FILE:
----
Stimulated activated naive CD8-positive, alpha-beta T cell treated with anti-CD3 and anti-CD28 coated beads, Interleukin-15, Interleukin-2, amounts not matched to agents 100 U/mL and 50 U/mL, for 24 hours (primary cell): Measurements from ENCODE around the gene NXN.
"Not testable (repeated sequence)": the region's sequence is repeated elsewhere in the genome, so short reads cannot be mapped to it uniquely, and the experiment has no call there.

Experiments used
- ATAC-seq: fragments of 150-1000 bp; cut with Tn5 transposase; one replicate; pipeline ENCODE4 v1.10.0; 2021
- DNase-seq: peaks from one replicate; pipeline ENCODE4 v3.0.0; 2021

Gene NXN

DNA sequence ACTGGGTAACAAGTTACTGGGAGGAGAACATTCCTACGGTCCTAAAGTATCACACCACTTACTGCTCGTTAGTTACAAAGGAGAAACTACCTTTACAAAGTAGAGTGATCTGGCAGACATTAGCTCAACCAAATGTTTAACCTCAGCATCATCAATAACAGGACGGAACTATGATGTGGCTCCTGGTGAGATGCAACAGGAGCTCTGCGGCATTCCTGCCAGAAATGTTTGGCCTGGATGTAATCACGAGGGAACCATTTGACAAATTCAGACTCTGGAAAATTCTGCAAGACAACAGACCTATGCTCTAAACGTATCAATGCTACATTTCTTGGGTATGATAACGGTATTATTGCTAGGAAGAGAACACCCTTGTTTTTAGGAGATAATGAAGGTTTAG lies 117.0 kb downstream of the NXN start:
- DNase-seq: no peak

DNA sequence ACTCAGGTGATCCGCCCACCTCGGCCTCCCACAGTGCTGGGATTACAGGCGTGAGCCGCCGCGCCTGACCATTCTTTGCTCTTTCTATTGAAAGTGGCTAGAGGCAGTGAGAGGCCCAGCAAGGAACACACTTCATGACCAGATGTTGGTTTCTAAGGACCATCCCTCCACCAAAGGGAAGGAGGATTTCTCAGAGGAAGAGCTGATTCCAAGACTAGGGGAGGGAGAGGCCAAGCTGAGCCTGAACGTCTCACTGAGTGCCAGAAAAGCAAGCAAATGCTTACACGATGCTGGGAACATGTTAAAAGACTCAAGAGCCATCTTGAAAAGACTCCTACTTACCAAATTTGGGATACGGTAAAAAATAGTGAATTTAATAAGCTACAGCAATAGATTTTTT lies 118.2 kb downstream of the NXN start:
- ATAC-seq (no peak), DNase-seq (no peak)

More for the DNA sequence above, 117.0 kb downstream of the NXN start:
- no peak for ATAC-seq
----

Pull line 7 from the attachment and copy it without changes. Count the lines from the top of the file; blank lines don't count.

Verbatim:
DNA sequence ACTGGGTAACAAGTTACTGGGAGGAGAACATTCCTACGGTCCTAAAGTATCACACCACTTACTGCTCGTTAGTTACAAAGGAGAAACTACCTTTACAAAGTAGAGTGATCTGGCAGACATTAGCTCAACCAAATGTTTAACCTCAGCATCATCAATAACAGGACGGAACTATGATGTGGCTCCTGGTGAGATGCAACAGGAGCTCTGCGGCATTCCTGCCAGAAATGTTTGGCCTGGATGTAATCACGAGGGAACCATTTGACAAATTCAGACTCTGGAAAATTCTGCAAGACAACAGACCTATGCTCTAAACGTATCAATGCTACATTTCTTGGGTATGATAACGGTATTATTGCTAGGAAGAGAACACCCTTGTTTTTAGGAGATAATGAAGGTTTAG lies 117.0 kb downstream of the NXN start: